"People think I am Amish or something," says Dave Grohl. He is sitting overlooking the snow-capped mountains of Deer Valley, Utah (US)— a long way from Amish country, but still pure, unspoiled and usually thuddingly silent. Grohl's laughter when it booms out — like now —is enough to start an avalanche warning.
"They do think I'm Amish," he re-asserts. "Because I've been so vocal in the analogue-versus-digital debate in the music industry, they think I won't go near any modern technology. And now I've made a film that supports making music on tape."
Grohl, 44, lives under many labels — Nirvana drummer, Foo Fighters frontman, Them Crooked Vultures founder, Godlike Genius, Nicest Man in Rock — so perhaps it was only a matter of time before he added "film director" to the collection. He says that he "never intended" to make a documentary about Sound City, the legendary Los Angeles recording studio that finally closed its doors in 2011. But Grohl is like a happy magnet, irresistibly drawing good people and good fortune to himself, by virtue of his infectious enthusiasm. If he had a tail, it would wag.
Sound City, which had its world premiere at Sundance in January, is made for music lovers — Rolling Stone called it "an exhilarating documentary about what makes life worth living". In it, Grohl narrates the rise and fall of the studio, which once birthed albums by artists like Neil Young, Fleetwood Mac, Metallica, Rage Against the Machine, Arctic Monkeys and Nirvana, who recorded Nevermind there. But Grohl wasn't just content with a music lesson. He also persuaded a host of big names, including Paul McCartney, Stevie Nicks and Rick Springfield, to duet with him and shows the results at the end of the film. The songs are now being released.
Sound City, Grohl recalls, "was a very special place where musicians went to get a natural sound in order to create a performance vibe for their album. Even as kids in Nirvana, we were aware of its reputation. You'd go there, plug in and just go for it. They closed because they mainly did analogue recording, and that became out of date. But those 15 days I spent recording at Sound City with Nirvana changed my life. If we hadn't achieved that raw sound with Nevermind, we may never have sold that many albums, and the chances are I wouldn't be sitting here today.
"And that mixing console of theirs was as important to me as any band I've ever been in, and I was heartbroken when I heard the studio was closing. I said 'if you ever want to sell that mixing desk I'd love to have it.'" The film started as a tribute and went from there. Grohl moved the Neve console – one of the few in the world – into his own home in Los Angeles, "and then I invited a few friends to come and jam with me".
Thanks to a musical pedigree which includes spearheading the grunge movement, Grohl's "friends" are more high-profile than the average documentary maker's. "I am lucky in that I have a lot of friends in the music business, and they know that I am energetic and enthusiastic when it comes to playing. So I can say to Rick Springfield, 'dude, let's do a song together', and he'll come over."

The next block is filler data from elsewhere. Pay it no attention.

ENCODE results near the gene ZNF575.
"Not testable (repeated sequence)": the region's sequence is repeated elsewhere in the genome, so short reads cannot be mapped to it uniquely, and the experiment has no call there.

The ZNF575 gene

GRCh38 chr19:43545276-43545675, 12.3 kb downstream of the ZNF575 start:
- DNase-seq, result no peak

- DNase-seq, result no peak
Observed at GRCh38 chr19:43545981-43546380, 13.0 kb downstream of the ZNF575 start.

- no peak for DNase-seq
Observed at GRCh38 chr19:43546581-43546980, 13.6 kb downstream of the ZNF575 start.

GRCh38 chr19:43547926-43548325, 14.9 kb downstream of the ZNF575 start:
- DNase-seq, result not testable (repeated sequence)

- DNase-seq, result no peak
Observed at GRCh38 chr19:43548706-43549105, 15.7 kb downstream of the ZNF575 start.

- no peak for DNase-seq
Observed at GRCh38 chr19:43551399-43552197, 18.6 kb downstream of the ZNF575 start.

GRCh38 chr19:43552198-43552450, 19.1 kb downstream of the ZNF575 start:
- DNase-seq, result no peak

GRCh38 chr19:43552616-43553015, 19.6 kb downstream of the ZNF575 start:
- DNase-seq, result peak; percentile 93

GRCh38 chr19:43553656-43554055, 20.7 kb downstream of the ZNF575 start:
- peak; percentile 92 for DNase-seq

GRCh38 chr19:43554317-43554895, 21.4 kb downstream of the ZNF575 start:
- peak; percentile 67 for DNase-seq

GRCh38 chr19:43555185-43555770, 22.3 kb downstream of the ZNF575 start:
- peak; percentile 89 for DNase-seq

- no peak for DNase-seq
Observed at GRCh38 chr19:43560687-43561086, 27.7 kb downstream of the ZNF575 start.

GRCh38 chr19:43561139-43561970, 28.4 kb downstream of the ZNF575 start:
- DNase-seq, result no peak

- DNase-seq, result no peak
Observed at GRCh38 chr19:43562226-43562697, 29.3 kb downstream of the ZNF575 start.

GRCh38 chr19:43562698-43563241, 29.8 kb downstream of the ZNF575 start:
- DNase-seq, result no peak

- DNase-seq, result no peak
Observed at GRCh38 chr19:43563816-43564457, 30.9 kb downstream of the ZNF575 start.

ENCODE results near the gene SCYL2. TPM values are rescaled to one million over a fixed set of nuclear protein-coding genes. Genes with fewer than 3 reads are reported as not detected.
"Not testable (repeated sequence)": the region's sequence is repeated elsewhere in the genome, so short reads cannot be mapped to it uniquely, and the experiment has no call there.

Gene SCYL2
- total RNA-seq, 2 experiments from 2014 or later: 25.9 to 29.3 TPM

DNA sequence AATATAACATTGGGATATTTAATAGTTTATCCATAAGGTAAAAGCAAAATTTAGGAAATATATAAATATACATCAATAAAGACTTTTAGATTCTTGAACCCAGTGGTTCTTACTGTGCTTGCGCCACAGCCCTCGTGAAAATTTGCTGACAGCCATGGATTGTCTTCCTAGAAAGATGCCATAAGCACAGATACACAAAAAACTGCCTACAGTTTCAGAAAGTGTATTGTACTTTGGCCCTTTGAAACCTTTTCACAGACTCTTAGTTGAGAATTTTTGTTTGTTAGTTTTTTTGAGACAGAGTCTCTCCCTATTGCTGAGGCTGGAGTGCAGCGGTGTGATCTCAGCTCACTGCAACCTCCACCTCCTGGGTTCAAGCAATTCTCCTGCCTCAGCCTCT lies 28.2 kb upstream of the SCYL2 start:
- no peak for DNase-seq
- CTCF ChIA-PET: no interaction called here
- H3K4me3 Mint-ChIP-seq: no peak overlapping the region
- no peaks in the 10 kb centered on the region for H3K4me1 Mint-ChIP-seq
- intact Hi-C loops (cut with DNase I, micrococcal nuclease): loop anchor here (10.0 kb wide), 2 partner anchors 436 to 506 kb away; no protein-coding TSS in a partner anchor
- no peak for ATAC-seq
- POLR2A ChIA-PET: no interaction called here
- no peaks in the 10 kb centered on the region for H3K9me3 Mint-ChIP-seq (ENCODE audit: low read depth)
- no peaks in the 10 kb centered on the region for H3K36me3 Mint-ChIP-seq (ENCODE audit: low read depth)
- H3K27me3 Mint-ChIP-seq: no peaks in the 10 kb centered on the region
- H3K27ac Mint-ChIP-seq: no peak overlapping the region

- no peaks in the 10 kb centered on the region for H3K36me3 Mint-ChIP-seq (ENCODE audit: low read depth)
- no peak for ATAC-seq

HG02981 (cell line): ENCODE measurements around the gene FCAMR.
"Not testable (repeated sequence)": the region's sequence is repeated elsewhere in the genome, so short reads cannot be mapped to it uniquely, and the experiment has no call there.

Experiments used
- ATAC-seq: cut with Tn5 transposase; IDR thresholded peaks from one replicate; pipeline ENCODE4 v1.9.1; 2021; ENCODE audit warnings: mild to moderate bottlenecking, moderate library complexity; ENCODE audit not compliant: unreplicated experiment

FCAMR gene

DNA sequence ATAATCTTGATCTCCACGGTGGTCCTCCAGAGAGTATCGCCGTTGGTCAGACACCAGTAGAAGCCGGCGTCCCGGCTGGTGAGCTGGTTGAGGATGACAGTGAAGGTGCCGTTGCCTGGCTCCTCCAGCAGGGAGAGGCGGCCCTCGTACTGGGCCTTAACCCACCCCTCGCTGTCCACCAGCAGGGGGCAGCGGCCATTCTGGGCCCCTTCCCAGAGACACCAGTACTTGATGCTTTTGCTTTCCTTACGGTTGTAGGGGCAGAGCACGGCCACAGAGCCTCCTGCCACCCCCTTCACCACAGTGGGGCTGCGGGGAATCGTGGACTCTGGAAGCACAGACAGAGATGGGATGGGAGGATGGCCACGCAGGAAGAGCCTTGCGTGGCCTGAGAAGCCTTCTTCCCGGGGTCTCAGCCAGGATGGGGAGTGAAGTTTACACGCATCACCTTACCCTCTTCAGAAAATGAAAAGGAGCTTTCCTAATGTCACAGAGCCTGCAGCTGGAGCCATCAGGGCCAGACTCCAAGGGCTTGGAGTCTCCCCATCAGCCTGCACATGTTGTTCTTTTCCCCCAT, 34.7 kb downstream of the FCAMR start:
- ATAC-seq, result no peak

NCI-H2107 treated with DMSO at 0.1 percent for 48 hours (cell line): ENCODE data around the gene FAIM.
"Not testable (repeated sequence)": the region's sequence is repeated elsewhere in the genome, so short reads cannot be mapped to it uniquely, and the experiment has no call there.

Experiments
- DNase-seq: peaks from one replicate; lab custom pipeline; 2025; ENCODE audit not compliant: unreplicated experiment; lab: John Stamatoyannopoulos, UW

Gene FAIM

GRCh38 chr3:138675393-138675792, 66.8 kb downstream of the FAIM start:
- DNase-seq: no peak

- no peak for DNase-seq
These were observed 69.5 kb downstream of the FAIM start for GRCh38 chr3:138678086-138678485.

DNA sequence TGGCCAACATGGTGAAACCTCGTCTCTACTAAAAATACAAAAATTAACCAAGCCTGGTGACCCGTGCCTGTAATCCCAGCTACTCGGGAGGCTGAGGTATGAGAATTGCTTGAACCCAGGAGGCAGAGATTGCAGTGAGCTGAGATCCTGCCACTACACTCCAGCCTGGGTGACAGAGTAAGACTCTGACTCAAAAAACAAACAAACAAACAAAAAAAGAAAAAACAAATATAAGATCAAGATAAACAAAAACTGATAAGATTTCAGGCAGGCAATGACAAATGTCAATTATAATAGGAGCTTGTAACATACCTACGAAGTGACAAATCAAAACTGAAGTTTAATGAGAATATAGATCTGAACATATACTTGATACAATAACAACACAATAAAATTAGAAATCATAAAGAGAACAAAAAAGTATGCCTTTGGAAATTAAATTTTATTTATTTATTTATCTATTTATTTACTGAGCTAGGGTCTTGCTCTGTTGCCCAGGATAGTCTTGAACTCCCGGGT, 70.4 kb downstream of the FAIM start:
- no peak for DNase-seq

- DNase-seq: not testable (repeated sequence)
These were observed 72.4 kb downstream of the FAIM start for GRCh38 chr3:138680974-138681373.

Did he approach McCartney in the same breezy manner? Grohl guffaws. "Yeah, exactly those words." Of all the sessions captured in Sound City, McCartney's is the most interesting. Nirvana producer Butch Vig is at the mixing console, with Grohl and Nirvana bassist Krist Novoselic also present. It's like watching Macca take a personal training session. They coax a performance out of him until he sweats. The result is a track called — ironically — Cut Me Some Slack — McCartney at his most raw in years.
Other collaborations on the album are diverse; from Nine Inch Nails's Trent Reznor, and Slipknot's Corey Taylor to Fleetwood Mac's Stevie Nicks. Whilst Grohl's church is broad, it is fundamentalist — growing up in Springfield, Virginia, he played in bands from the age of 12, teaching himself to play guitar and drums. His ultimate goal is evangelism, spreading the gospel of "real music".
"I want to inspire others", he enthuses. "I don't want the next generation to think that you have to go to school to study music or be a computer programmer in order to be in a band. I want them to know that you can buy a guitar that's a piece of junk and still write great songs and become the biggest band in the world. That's what rock'n'roll is all about."
Not, presumably, about going on TV shows to achieve a dream? Grohl considers. "I think that anyone who has the balls to go and sing their heart out on stage is awesome. But I want my daughters to understand that music isn't a contest. I never want for them to sing a song, and to be told, 'that isn't good enough'. Because I would never say that; I would say, 'that's killer, do it again, write something else'. I would never want to discourage any other artist or musician because I don't think that is cool. It doesn't inspire others; it's just weird.
"It's not like it hasn't happened to me. I remember I tried out for The King and I in seventh grade and was offered the part of understudy," he laughs. "I was like: 'Understudy? Understudy? You have got to be kidding me! I am never going to be an understudy.'"
To a certain extent, Grohl's Midas touch is down to today's cult of personality; few others in the industry combine his affability and eloquence. Although his first marriage to photographer Jennifer Youngblood ended in 1997, he's been lucky in love second time around; he has two daughters, Violet and Harper, with his wife Jordyn Blum, who he married in 2003. His blessed and busy life he says, is inspired by Kurt Cobain.
"When Kurt died, I realised that every day should be celebrated in some way, and we're so lucky to have what we have. It doesn't matter if it's the best or the worst day or your life, just being here is good enough. So I really try to take advantage of it.